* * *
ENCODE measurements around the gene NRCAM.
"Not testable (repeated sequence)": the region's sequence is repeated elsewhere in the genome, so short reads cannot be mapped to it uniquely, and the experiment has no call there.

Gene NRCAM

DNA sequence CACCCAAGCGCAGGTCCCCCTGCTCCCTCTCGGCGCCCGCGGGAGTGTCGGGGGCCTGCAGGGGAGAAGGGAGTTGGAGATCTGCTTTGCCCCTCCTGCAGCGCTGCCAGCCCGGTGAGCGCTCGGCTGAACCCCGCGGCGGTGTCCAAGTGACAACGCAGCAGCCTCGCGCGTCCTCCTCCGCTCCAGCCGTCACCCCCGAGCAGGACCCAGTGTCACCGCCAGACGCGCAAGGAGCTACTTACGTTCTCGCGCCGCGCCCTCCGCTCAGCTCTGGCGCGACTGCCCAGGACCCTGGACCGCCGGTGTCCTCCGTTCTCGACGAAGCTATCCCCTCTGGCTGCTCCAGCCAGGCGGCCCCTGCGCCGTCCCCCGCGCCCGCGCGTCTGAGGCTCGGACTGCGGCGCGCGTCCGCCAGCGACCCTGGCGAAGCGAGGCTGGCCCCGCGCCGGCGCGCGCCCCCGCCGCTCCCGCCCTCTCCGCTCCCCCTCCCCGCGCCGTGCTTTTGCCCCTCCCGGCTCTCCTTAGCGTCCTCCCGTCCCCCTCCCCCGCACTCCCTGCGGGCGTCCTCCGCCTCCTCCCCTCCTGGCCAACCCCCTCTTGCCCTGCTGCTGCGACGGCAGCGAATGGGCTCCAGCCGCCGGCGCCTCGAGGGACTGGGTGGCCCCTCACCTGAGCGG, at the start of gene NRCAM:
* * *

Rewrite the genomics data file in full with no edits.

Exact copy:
ENCODE measurements around the gene NRCAM.
"Not testable (repeated sequence)": the region's sequence is repeated elsewhere in the genome, so short reads cannot be mapped to it uniquely, and the experiment has no call there.

Gene NRCAM

DNA sequence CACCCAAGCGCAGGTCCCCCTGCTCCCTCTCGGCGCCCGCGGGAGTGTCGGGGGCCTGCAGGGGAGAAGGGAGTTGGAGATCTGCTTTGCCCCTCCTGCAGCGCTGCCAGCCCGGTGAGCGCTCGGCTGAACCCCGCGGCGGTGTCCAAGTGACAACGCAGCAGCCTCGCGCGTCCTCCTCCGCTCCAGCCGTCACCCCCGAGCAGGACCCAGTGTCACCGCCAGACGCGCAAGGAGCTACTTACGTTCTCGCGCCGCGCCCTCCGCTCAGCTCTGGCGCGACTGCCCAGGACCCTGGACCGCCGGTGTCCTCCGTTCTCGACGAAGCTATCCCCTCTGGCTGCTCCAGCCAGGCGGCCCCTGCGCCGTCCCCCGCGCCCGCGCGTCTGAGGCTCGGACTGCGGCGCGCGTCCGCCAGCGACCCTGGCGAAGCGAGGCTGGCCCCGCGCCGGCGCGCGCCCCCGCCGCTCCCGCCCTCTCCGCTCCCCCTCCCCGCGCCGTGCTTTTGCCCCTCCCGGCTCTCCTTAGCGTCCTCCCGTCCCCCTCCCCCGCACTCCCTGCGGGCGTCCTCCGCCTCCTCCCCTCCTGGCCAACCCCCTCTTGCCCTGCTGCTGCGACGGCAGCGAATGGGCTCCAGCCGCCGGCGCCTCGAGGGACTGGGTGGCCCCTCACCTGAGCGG, at the start of gene NRCAM: